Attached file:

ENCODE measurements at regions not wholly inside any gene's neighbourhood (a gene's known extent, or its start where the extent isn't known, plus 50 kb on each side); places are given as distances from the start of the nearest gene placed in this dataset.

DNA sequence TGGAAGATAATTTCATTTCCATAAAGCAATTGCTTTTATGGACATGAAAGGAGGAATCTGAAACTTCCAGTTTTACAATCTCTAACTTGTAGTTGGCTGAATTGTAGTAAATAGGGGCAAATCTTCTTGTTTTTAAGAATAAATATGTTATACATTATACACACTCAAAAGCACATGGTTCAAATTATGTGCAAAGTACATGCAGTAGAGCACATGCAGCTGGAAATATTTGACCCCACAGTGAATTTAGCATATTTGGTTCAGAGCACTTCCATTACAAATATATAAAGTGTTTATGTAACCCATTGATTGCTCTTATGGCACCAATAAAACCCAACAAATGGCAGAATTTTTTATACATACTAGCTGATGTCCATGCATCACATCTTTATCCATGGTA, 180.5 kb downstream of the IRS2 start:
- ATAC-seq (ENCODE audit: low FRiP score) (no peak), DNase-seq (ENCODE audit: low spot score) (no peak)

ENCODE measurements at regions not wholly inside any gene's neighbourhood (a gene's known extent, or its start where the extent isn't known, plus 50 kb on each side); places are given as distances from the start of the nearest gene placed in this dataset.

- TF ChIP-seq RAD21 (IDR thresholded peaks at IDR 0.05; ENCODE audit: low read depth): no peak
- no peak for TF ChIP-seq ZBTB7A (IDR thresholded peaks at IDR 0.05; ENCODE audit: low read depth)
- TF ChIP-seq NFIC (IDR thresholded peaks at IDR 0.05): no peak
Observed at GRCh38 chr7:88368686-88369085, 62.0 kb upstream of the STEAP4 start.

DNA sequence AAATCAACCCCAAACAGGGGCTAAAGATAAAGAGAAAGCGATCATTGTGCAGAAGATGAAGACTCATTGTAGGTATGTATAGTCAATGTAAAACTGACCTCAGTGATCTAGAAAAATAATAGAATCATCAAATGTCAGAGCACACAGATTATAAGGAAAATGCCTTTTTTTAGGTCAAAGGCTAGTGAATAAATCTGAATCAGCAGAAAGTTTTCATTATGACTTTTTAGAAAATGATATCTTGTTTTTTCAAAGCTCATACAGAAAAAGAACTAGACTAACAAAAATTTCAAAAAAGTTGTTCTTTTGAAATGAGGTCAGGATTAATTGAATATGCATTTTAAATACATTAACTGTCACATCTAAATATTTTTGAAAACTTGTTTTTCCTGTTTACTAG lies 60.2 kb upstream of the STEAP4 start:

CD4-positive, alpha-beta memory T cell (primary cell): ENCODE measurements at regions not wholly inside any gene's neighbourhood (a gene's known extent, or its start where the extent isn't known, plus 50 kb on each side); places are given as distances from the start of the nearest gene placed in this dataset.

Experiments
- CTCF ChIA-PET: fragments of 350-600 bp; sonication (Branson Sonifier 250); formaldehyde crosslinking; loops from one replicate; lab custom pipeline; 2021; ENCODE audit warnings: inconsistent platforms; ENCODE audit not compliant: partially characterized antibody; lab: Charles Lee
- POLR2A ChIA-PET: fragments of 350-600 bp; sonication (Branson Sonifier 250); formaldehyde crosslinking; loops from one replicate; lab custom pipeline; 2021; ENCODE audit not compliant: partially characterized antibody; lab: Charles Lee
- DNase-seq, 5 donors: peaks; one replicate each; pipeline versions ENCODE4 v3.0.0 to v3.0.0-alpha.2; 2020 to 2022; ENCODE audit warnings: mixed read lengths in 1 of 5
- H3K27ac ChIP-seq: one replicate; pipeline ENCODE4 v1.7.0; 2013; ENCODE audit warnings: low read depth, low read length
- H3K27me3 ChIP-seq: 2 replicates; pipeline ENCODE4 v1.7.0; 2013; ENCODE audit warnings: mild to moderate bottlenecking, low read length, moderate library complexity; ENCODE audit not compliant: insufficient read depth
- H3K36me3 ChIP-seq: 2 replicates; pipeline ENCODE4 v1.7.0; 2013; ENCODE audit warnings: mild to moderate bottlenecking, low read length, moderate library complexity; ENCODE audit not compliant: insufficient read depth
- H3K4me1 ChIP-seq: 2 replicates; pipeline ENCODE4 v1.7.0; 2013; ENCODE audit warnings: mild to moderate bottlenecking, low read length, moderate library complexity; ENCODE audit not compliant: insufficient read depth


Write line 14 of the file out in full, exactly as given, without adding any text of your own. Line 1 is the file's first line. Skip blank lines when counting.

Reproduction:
- DNase-seq, 5 donors: peaks; one replicate each; pipeline versions ENCODE4 v3.0.0 to v3.0.0-alpha.2; 2020 to 2022; ENCODE audit warnings: mixed read lengths in 1 of 5